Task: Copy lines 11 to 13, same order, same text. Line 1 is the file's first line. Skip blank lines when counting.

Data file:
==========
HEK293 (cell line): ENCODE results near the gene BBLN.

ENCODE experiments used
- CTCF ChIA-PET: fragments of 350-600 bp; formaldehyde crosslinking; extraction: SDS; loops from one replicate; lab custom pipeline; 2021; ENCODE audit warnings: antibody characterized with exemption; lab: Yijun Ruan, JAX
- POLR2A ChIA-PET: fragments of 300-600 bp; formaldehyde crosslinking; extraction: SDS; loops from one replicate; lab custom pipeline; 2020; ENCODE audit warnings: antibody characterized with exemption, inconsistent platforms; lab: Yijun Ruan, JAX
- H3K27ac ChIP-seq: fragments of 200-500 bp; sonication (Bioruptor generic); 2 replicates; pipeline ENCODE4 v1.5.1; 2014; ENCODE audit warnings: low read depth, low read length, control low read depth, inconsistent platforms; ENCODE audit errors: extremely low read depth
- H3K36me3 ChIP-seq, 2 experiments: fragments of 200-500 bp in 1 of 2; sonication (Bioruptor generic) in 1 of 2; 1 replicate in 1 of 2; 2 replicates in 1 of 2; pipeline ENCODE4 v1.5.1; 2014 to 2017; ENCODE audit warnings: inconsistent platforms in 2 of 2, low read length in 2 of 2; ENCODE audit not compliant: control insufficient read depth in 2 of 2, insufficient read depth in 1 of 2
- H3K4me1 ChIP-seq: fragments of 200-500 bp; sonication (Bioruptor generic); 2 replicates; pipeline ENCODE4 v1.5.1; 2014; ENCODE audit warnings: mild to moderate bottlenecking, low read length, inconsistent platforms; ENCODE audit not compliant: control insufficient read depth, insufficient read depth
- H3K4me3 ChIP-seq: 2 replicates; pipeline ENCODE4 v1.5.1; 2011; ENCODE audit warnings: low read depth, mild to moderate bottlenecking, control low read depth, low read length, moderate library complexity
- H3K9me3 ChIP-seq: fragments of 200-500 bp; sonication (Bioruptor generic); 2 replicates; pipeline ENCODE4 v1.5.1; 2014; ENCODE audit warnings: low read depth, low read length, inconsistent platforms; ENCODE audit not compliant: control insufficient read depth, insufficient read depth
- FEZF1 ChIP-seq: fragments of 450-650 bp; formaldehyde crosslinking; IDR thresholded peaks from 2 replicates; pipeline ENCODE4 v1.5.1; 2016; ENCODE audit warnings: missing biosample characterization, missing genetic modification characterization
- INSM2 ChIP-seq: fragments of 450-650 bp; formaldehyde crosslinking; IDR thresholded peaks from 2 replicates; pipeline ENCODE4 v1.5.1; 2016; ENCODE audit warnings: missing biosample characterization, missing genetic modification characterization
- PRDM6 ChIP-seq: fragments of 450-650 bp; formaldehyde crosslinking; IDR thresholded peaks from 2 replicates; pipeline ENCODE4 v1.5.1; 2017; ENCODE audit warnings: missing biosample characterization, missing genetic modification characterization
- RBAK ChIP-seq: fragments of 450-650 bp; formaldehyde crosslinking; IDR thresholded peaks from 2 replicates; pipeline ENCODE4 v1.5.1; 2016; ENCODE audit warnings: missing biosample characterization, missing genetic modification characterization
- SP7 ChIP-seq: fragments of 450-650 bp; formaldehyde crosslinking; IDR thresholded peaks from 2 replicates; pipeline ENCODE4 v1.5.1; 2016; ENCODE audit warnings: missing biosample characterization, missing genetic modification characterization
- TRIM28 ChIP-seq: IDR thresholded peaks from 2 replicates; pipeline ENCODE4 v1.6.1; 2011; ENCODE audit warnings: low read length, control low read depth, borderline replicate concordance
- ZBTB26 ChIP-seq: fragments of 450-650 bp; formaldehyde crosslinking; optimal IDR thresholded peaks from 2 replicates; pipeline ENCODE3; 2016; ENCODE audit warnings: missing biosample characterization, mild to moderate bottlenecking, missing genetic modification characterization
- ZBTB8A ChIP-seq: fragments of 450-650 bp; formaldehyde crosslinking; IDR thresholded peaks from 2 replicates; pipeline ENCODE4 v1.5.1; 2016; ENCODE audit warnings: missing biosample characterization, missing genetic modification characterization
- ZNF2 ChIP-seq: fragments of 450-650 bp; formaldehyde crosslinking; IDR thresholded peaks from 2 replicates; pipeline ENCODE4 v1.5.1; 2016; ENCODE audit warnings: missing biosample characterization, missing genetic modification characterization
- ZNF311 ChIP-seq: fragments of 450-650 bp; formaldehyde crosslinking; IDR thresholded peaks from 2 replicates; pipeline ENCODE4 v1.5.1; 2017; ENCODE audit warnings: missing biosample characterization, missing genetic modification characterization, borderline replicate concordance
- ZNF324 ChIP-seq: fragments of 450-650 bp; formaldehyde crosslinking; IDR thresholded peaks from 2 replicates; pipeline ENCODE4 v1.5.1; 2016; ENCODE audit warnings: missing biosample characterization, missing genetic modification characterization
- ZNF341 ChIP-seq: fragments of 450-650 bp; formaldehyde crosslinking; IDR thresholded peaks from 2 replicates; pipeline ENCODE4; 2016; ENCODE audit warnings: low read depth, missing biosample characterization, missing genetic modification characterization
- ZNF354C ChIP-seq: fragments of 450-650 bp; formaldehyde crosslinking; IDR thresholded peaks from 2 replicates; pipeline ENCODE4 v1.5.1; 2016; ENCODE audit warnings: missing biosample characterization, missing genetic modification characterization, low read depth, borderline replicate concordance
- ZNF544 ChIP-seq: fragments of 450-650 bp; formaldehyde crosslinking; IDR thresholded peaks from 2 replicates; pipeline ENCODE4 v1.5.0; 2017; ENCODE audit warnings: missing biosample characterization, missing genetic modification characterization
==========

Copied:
- INSM2 ChIP-seq: fragments of 450-650 bp; formaldehyde crosslinking; IDR thresholded peaks from 2 replicates; pipeline ENCODE4 v1.5.1; 2016; ENCODE audit warnings: missing biosample characterization, missing genetic modification characterization
- PRDM6 ChIP-seq: fragments of 450-650 bp; formaldehyde crosslinking; IDR thresholded peaks from 2 replicates; pipeline ENCODE4 v1.5.1; 2017; ENCODE audit warnings: missing biosample characterization, missing genetic modification characterization
- RBAK ChIP-seq: fragments of 450-650 bp; formaldehyde crosslinking; IDR thresholded peaks from 2 replicates; pipeline ENCODE4 v1.5.1; 2016; ENCODE audit warnings: missing biosample characterization, missing genetic modification characterization